01 September, 2022

Touring and exploring Islay

Islay is famous for its whisky, but there is so much more to Islay than the Uisge Beatha – ‘water of life’ (although this is a strong character reference…). If you’re visiting and you like whisky, our distilleries should certainly be on your to-do list. However, I’d like to offer a few other ‘must-sees’ for you to consider while you’re here.

There really is nothing more exhilarating than exploring new destinations; just remember to keep an open mind. The process of planning, exploring and returning, offers a sense of perspective that cannot be achieved from anything else. Go with the flow and see where it takes you.

Oh deer, the tourists are here…

Deer image

Islay has an abundance of wildlife – it’s hard to miss at times. Take one of our recommended walks and you’ll soon spot one of 200 species of birdlife on Islay flying overhead. If you head over to the East side of the island, you may spot our Fallow deer. This is an elegant deer with a spotted coat – keep quiet as they’re easily spooked.

Brown hares are often spotted around the Loch Gorm area at dusk, playing on the grasslands. It’s a joy to watch their energetic activities as the light fades, their silhouettes sprinting in every direction.

If you’re prepared to be patient, you might just see a European Otter on the banks of our rivers or a grey seal playing in our bays. Please try not to disturb the wildlife and keep a respectful distance at all times.

Sail-abrate your adventure

Islay Port Ellen Marina

Islay is surrounded by stunning coastline, so why not explore by boat?

Islay Sea Adventures, based in Port Ellen Marina, offers a number of boat trips for you to choose from. There’s a leisurely tour of Islay’s wildlife, fishing trips, private charters and a speedy choice for the thrill seekers.

Exploring by boat will offer you a unique opportunity to see Islay in a way that’s not possible by road.

No cars, no dust, no unnecessary noise. Just Mother Nature.

Choose local

Islay The Refillery

For a relatively small island we have a plethora of local talent. Our residents create candles, unique artwork and carefully created gifts – perfect if you’re looking for something a little different to take home.

The Refillery in Bowmore offers a number of locally-sourced items that support the community. This local store also aims to reduce the island’s carbon footprint with zero-waste food options. The Refillery’s sustainable approach is a good example of the overall ethos of the island: to reduce the human impact on Islay and the wider environment, while enhancing the quality of Island life.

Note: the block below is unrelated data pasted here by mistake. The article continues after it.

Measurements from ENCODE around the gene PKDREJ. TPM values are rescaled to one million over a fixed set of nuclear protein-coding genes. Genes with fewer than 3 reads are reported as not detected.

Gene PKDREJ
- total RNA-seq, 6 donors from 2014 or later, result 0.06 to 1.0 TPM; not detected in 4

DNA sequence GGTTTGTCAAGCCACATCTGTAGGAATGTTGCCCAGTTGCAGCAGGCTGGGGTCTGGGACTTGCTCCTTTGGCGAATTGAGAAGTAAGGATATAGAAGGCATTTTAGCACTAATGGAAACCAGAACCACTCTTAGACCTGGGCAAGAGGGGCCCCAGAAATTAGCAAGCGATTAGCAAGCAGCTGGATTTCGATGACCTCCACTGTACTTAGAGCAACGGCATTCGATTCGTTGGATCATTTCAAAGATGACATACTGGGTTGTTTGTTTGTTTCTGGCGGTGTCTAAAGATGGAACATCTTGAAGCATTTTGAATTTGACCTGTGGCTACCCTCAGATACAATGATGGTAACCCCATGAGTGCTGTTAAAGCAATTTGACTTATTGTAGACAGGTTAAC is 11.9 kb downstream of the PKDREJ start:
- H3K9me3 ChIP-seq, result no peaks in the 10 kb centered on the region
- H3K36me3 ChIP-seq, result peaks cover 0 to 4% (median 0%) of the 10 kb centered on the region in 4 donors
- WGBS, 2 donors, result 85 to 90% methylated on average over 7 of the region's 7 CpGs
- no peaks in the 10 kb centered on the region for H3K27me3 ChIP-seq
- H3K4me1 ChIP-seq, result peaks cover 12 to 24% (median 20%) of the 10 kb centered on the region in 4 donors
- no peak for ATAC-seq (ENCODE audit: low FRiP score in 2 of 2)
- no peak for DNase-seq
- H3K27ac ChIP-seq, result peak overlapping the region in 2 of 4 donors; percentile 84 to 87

If you’re in Bowmore, it’s certainly worth popping into the Refillery to see what local products they currently have on display.

Good food, good mood

Islay food - picnic image

There really is something in the air on Islay, actually there’s a lack of something… our mild Atlantic air is unpolluted. Combine this with our fertile soil and rich clean seas, and you have the perfect foundation for delicious food.

There are far too many restaurants to mention in this one paragraph, but please see our  varied list of mouth-watering eateries. If the weather allows, choose a selection of local produce and take a picnic out to one of our many scenic spots on the island for a memorable experience.

Hear our story – learn our history

Islay Loch Finlaggan

Islay has an interesting, varied history which can be found across the island. Evidence informs us that Islay was occupied as early as 8000 BC. Occupation during this time may have been seasonal, when people likely made the most of Islay’s food resources. Structural remains and tools from this period can be found at the Museum of Islay Life in Port Charlotte.

If you’re interested in Scotland’s history, I would suggest visiting Loch Finlaggan. During the 15th and 16th centuries, new lords were inaugurated here for over 150 years. It was also the meeting place for the administrative council, a quasi-parliament. Once at the Loch you will see two islands; Eilean Mor and Eilean na Comhairle. From here you can make out the remains of these once important locations.

The relationship between Islay and its whisky is buried deep in Islay’s rich, peat soil and found in shops across the world. However, if you choose to only focus on this relationship during your stay, you’ll be selling yourself short Islay is so much more…

If you would like to know more about Islay, please explore our website or reach out to us at info@islaydevelopment.com.

This article was written anonymously with permission from the Islay Development Initiative. However, the author leaves you with one clue to their identity ‘I’m forever delivering the post, but I never walk a step’.